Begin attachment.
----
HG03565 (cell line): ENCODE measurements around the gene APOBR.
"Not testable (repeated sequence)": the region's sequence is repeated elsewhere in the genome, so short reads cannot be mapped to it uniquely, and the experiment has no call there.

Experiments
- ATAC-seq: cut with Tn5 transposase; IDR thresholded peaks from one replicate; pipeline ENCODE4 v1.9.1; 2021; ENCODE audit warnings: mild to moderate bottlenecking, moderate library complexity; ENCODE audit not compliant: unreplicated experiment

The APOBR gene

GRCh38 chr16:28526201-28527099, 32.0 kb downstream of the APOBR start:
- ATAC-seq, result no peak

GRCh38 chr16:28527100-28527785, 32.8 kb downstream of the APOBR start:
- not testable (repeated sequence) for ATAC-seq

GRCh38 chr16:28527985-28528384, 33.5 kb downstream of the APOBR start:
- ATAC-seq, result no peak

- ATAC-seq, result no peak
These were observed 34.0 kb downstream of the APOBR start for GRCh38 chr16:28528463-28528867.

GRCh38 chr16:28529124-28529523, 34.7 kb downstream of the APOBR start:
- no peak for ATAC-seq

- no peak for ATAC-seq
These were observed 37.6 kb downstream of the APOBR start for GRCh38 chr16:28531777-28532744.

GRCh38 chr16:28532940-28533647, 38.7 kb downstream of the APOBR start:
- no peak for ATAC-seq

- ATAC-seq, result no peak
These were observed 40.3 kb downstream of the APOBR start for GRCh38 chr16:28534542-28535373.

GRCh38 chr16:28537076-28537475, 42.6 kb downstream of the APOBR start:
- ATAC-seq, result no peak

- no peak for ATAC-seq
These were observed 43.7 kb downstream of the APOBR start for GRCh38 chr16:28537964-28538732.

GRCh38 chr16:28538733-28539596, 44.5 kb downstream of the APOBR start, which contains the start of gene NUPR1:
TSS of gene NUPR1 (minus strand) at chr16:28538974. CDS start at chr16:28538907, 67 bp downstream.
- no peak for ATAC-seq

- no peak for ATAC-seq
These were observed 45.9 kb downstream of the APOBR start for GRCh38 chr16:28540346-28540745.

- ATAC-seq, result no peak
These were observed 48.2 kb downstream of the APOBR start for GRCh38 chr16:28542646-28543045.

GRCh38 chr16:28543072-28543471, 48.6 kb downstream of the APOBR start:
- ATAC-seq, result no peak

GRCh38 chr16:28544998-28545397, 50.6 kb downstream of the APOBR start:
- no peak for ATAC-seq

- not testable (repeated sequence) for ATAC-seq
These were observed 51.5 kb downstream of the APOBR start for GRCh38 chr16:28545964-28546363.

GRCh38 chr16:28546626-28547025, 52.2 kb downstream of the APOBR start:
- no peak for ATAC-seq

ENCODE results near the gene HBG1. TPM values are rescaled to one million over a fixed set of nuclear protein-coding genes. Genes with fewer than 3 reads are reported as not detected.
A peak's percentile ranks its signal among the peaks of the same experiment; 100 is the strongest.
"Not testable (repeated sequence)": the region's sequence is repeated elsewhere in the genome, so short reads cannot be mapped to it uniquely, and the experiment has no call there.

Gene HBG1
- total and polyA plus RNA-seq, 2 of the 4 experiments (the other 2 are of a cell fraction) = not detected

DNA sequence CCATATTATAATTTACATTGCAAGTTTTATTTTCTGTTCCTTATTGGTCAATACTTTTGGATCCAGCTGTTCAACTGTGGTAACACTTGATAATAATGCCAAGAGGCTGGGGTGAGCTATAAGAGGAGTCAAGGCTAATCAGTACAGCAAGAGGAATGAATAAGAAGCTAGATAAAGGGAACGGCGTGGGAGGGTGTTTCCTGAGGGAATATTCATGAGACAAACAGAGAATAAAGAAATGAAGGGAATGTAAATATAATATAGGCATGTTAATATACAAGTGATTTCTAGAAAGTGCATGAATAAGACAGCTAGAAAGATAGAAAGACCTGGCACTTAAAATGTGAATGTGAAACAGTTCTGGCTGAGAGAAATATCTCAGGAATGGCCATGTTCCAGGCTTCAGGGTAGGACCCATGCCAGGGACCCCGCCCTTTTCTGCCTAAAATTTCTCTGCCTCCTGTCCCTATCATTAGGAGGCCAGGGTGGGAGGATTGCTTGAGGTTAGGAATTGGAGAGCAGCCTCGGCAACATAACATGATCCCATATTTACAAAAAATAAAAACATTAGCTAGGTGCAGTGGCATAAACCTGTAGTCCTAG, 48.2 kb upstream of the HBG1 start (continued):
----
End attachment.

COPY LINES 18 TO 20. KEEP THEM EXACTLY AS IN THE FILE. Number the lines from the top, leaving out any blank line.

GRCh38 chr16:28532940-28533647, 38.7 kb downstream of the APOBR start:
- no peak for ATAC-seq

- ATAC-seq, result no peak